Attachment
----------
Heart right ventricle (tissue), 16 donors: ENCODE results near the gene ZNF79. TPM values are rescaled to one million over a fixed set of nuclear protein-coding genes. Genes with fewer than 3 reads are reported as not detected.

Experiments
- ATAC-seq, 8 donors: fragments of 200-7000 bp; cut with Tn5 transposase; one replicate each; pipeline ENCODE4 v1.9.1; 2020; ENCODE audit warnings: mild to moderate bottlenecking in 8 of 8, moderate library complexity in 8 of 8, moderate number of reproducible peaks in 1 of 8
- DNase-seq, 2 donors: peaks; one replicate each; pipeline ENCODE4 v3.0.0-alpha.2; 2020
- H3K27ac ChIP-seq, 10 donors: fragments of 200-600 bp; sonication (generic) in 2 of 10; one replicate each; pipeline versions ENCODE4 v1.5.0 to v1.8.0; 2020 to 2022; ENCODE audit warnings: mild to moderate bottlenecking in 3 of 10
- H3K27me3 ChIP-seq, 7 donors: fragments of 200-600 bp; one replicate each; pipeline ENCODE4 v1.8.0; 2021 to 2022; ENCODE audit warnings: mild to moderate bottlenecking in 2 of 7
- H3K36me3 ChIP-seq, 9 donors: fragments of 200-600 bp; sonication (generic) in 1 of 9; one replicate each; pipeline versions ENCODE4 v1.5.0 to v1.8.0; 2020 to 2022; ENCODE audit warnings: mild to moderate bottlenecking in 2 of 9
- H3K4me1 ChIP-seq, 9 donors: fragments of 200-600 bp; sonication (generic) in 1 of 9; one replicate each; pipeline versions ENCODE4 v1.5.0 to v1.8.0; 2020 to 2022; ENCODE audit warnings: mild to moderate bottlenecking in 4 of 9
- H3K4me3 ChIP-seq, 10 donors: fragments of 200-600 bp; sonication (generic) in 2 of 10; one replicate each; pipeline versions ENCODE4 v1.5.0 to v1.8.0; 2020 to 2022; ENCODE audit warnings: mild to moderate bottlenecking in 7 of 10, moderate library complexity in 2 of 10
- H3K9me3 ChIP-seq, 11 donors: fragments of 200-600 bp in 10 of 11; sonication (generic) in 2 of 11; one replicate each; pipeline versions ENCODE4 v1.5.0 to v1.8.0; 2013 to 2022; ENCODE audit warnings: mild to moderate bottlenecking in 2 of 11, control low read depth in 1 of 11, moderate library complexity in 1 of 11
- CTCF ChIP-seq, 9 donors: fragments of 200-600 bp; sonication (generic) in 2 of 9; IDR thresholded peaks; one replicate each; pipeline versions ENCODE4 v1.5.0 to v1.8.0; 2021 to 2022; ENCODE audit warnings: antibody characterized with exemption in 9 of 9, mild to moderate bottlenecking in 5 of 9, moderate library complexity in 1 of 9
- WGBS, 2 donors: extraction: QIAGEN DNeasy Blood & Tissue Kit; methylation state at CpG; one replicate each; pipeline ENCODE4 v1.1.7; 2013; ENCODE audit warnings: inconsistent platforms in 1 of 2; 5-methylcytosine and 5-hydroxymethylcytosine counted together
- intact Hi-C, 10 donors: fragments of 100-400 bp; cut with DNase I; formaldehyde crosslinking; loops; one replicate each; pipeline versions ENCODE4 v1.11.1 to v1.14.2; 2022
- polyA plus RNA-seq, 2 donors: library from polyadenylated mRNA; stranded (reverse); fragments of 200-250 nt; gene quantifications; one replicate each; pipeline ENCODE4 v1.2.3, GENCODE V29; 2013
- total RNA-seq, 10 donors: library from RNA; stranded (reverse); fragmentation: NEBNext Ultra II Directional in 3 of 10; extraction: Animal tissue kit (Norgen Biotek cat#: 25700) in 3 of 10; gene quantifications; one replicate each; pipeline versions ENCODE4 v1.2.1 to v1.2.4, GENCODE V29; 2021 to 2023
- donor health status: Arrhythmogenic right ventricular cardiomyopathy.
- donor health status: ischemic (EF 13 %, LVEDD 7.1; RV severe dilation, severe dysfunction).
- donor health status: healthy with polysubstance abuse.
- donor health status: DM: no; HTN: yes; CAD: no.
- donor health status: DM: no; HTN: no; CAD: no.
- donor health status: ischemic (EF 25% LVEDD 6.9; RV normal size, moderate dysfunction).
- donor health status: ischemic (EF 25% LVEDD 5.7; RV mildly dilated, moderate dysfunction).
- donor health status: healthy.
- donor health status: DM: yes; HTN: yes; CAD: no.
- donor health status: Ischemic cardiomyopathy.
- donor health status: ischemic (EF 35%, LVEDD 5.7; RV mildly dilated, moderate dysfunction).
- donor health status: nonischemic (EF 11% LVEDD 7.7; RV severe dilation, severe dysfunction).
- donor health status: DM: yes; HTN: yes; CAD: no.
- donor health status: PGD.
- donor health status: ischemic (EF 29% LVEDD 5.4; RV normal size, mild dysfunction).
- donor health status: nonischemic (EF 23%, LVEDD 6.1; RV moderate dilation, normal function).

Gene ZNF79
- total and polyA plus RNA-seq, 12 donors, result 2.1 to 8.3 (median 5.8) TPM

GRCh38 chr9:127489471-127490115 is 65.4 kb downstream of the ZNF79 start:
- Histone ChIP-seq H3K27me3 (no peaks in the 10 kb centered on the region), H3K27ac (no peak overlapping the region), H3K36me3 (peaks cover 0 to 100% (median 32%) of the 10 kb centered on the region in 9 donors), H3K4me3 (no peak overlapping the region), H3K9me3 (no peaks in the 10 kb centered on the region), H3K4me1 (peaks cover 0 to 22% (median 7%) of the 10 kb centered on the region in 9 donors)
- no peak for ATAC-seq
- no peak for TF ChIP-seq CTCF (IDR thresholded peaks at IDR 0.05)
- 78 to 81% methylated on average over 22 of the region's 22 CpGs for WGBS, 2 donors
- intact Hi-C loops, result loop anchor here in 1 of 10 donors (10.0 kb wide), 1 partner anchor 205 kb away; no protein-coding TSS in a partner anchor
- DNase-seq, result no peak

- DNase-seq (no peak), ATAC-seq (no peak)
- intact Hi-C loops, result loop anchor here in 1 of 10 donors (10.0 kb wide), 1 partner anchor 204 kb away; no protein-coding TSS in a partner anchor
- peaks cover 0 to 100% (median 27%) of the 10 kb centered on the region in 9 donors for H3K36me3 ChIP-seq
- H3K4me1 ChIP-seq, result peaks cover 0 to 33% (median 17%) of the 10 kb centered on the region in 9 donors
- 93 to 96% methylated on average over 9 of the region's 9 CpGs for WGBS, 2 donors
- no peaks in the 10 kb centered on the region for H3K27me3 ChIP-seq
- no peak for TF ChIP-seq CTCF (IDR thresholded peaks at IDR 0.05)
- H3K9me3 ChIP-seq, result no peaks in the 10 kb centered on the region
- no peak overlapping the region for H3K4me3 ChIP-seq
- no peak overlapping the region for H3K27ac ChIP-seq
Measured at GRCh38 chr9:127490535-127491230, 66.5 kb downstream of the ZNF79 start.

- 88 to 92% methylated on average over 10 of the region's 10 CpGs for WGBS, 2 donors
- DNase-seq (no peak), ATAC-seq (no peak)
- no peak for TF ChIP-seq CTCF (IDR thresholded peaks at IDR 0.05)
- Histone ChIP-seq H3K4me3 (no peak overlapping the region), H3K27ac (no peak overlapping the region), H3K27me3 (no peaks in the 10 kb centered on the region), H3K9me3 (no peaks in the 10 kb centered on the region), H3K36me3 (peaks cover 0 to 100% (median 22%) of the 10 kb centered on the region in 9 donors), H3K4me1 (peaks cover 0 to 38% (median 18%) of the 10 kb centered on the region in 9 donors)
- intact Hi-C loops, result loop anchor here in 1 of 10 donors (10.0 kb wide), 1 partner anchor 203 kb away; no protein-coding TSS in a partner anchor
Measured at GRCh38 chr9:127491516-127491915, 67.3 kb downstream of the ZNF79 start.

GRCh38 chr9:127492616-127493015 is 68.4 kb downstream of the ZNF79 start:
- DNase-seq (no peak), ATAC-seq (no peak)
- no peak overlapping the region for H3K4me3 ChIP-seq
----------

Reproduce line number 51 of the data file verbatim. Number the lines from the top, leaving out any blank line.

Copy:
Measured at GRCh38 chr9:127490535-127491230, 66.5 kb downstream of the ZNF79 start.